These two opinions show why securitization and assignment arguments MUST fail in a foreclosure dispute. Borrower suffered no injury, has no interest in, and never became a party to the Pooling and Servicing Agreement (PSA) or any assignment of the note. So, the borrower has no standing to dispute or enforce the assignment or PSA.
Maynard v. Wells Fargo Bank, N.A. (S.D. Cal., 2013) (“Plaintiffs also allege that they conducted a Securitization Audit of Plaintiffs’ chain of title and Wachovia’s PSA, and as a result, determined that Plaintiffs’ Note and DOT were not properly conveyed into the Wells Fargo Trust on or before July 29, 2004, the closing date listed in the Trust Agreement. (Id. at ¶ 34.)… To the extent Plaintiffs challenge the validity of the securitization of the Loan because Wells Fargo and U.S. Bank failed to comply with the terms of the PSA or the Trust Agreement, Plaintiffs are not investors of the Loan, nor are Plaintiffs parties to the PSA or Trust Agreement. Therefore, as many courts have already held, Plaintiffs lack standing to challenge the validity of the securitization of the Loan…Furthermore, although Plaintiffs contend they have standing to challenge the validity of the Assignment because they were parties to the DOT with the original lender (Wells Fargo), this argument also fails. (Doc. No. 49 at 11-12.).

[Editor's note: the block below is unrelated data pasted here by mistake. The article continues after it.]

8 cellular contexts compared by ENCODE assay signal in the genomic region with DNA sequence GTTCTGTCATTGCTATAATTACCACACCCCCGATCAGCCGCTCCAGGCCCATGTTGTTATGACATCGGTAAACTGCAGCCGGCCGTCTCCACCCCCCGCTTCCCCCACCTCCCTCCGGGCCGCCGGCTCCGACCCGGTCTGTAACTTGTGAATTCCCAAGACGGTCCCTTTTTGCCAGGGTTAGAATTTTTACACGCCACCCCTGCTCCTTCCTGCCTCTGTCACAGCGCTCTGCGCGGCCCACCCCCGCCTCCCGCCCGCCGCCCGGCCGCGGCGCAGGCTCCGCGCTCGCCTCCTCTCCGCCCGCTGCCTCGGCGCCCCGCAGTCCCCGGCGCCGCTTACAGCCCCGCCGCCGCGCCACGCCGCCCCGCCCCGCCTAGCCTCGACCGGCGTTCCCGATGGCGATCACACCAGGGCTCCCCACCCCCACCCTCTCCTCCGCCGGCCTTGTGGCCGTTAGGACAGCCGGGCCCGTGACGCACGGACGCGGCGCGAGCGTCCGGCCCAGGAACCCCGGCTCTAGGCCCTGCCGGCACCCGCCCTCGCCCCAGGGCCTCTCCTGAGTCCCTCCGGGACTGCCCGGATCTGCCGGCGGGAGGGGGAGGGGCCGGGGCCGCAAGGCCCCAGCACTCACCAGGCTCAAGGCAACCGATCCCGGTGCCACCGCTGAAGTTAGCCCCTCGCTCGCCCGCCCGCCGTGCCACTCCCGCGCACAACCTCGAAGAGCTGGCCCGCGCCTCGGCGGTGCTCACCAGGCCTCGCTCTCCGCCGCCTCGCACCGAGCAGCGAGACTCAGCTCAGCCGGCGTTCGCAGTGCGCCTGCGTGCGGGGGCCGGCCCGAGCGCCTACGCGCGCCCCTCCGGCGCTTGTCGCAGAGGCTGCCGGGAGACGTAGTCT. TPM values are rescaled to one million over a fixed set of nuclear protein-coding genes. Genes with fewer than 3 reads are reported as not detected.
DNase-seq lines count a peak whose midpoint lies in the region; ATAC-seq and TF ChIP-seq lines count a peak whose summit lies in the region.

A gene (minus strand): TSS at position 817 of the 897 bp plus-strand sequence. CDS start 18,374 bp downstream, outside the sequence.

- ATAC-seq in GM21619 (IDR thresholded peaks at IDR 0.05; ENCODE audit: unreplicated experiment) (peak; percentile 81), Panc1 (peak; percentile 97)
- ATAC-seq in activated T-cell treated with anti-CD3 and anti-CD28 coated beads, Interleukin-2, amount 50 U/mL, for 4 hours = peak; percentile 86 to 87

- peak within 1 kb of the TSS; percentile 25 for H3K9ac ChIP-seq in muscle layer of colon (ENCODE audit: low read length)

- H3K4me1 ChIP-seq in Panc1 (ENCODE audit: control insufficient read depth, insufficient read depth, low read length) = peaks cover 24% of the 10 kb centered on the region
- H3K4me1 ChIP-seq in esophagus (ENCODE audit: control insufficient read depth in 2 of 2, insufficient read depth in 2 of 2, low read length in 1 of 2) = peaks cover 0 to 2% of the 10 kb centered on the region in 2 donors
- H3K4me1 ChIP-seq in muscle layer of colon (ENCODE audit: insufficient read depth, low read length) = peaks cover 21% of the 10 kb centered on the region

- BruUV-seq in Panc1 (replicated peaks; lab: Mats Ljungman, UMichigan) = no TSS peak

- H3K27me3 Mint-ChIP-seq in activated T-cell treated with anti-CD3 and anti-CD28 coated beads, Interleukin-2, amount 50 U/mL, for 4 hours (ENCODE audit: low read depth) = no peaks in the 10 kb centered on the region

Jenkins v. JP Morgan Chase Bank, N.A., 216 Cal. App. 4th 497, 511-13, 156 Cal. Rptr. 3d 912 (Cal. Ct. App. 2013) (“[E]ven if any subsequent transfers of the promissory note were invalid, [the borrower] is not the victim of such invalid transfers because her obligations under the note remained unchanged.”). As stated above, these exact arguments have been dismissed by countless other courts in this circuit. Accordingly, Plaintiffs’ contentions that the Assignment is void due to a failure in the securitization process fails.”).